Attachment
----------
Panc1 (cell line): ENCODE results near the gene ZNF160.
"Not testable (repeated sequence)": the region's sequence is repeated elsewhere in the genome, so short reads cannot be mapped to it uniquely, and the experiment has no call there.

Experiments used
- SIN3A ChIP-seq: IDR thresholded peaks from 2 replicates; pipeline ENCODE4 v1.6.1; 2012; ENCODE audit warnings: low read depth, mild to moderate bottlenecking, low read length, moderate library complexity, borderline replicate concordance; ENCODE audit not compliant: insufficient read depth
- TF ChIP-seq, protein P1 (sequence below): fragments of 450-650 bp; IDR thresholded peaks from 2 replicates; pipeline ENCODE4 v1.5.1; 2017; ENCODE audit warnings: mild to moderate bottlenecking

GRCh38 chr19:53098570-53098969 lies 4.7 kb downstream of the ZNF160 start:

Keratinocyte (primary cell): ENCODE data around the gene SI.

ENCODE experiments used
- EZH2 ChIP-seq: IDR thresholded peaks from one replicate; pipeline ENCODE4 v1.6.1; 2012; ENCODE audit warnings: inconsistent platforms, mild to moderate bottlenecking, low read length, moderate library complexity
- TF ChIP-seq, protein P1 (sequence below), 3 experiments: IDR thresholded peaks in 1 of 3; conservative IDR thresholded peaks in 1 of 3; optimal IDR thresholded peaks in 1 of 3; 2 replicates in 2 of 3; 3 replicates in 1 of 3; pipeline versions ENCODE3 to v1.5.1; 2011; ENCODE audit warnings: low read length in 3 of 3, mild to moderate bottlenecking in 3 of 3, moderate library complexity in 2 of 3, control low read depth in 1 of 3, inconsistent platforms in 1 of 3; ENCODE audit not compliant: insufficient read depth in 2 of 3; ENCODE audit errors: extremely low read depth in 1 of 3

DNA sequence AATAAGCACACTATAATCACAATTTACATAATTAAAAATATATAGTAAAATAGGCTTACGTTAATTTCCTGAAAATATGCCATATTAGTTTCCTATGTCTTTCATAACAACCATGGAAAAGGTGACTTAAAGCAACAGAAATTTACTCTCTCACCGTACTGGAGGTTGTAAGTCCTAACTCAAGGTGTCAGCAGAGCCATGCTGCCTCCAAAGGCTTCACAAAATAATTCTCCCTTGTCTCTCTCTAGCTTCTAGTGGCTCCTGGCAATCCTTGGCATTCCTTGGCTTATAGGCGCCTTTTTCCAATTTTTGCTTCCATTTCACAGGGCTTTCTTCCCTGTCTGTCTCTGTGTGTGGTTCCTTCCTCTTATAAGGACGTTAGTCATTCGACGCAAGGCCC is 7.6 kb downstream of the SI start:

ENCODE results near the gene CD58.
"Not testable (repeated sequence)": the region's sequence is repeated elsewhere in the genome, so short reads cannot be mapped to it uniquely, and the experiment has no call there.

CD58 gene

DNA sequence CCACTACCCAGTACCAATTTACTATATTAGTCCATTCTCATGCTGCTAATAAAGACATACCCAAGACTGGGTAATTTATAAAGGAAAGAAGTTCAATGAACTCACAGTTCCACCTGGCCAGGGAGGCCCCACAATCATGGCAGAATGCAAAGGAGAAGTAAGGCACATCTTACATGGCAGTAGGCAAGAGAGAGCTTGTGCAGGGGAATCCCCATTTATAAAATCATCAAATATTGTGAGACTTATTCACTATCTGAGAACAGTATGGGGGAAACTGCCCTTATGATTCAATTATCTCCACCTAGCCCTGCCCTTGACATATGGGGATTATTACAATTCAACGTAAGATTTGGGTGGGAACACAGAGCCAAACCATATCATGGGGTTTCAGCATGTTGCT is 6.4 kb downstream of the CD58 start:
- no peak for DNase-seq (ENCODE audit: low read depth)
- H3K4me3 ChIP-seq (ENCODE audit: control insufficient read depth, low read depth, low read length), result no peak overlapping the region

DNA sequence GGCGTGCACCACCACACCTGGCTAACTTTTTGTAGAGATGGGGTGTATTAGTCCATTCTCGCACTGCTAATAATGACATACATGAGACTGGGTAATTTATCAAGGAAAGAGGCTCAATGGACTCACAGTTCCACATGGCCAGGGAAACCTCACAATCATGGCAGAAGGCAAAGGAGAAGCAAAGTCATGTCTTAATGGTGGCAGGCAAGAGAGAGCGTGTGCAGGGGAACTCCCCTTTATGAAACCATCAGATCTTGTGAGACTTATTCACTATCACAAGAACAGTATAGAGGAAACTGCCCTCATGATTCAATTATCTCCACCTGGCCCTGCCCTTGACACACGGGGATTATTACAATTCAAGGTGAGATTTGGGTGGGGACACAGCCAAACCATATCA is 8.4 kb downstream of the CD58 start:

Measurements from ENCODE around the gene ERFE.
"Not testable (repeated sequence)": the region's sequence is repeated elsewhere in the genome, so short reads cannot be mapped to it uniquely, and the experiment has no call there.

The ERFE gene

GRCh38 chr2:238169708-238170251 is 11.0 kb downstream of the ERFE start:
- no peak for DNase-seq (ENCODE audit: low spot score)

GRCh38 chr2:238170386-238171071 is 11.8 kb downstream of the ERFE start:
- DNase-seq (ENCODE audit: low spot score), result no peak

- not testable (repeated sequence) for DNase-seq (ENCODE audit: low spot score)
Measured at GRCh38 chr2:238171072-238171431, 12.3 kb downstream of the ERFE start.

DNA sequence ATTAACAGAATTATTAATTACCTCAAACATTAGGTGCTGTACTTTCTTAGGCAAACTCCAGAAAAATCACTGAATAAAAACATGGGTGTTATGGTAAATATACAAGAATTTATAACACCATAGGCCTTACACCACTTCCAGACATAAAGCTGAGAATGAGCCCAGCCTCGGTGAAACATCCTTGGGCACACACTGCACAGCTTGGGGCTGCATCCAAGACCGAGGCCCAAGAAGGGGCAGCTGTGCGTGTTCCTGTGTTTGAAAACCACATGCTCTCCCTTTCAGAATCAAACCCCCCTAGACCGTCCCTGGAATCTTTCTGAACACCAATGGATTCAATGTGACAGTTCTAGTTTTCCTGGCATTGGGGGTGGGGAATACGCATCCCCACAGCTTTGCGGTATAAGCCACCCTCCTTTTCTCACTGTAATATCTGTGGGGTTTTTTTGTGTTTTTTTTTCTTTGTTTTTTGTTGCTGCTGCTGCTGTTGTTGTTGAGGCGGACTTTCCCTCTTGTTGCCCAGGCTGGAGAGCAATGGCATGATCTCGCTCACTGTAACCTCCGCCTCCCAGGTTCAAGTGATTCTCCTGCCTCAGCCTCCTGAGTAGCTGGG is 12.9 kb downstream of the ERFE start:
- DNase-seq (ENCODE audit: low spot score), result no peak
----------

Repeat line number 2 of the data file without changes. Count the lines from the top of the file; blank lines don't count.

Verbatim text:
"Not testable (repeated sequence)": the region's sequence is repeated elsewhere in the genome, so short reads cannot be mapped to it uniquely, and the experiment has no call there.